Tuesday 10 April 2012

Yvette- Fucked Up & Photocopied

These are scans from the book 'Fucked up & Photocopied' although not based on the more English Subcultures there is still a lot of influence came across from the 1970s punk scene. These are all American Hardcore gig posters, a different scene that would take a bit longer to hit the UK and even then never really take off like it did and still does in America. Discharge were the only English band that would take on board this scene but that would only last for 2 albums and then they started of the 'crust punk' scene in the UK. Another subculture that still lasts today within the UK, a more extreme version than the normal punk movement involving more anarchism and a more darker side. Faster music and more growly vocals, Crass were another band leader in the crust movement who became known for there political beliefs. You can tell the difference straight away with a crust punk, more studs/patches, no washing.. dreadlocks or just generally matted hair, black clothing and everything ripped. The artwork also has a more different feel

Discharge were known for there more politically influenced album covers, as you can see with 'Visions of War' they have a more darker illustrated feel, reminding me of horror illustration/comics. Doom another famous crust punk band with well known artwork, which also leads me to the fact that crust punk has managed to find its way into main stream contemporary culture.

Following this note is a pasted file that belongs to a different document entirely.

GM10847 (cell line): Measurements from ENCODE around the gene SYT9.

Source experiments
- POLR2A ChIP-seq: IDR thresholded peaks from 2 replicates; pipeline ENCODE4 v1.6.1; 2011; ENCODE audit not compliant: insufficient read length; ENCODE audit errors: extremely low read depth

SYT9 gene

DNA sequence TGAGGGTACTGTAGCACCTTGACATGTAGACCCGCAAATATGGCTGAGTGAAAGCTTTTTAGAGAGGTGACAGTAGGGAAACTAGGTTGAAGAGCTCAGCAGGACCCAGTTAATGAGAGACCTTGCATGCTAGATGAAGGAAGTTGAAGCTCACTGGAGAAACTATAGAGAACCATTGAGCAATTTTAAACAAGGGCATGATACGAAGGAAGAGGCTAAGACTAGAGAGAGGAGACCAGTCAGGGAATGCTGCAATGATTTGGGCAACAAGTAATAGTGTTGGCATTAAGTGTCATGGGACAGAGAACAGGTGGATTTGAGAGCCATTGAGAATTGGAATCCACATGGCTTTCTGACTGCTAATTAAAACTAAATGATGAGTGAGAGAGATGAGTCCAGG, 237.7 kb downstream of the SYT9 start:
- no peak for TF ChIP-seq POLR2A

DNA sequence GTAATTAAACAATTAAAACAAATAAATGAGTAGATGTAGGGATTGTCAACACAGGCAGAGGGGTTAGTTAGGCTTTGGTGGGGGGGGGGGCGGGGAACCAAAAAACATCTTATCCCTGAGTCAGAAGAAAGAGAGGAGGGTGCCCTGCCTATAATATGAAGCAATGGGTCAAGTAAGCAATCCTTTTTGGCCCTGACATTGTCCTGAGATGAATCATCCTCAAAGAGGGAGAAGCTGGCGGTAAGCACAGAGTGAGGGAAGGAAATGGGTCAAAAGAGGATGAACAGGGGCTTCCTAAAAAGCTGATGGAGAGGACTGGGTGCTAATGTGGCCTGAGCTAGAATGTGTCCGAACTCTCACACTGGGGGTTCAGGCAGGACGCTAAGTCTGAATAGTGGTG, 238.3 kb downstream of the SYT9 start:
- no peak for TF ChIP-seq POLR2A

Lady Gaga in her video for 'Telephone' dressed up like a crust punk, Gism patch on her back (Japanese crust punk band) and a Doom patch on the front of her jacket, because clearly Lady Gaga is musically influenced by 80s crust punk. 
And then a vinyl for her 'paparazzi bastard' song, clearly just ripped of the Doom Police Bastard cover (featured above)

And then we come to Kesha, who was recently seen in a Void tee shirt, a prominent early 80s American Hardcore band. The tee shirt was designed by 'Obesity and Speed' and being sold for £70.. how is this not even massive copyright infringement?!


  1. This is kind of a representation of how subcultures re-emerge and become something different, especially brands.
    It is similar with brands such as Dr.Martens that were highly popular in the Punk and Skinhead subculture but now are being sold worldwide in mainstream stores such as Topshop.

  2. Popular pop artist can wear all the patches and leather spike jackets they want, doesn't mean they actually listen to those bands.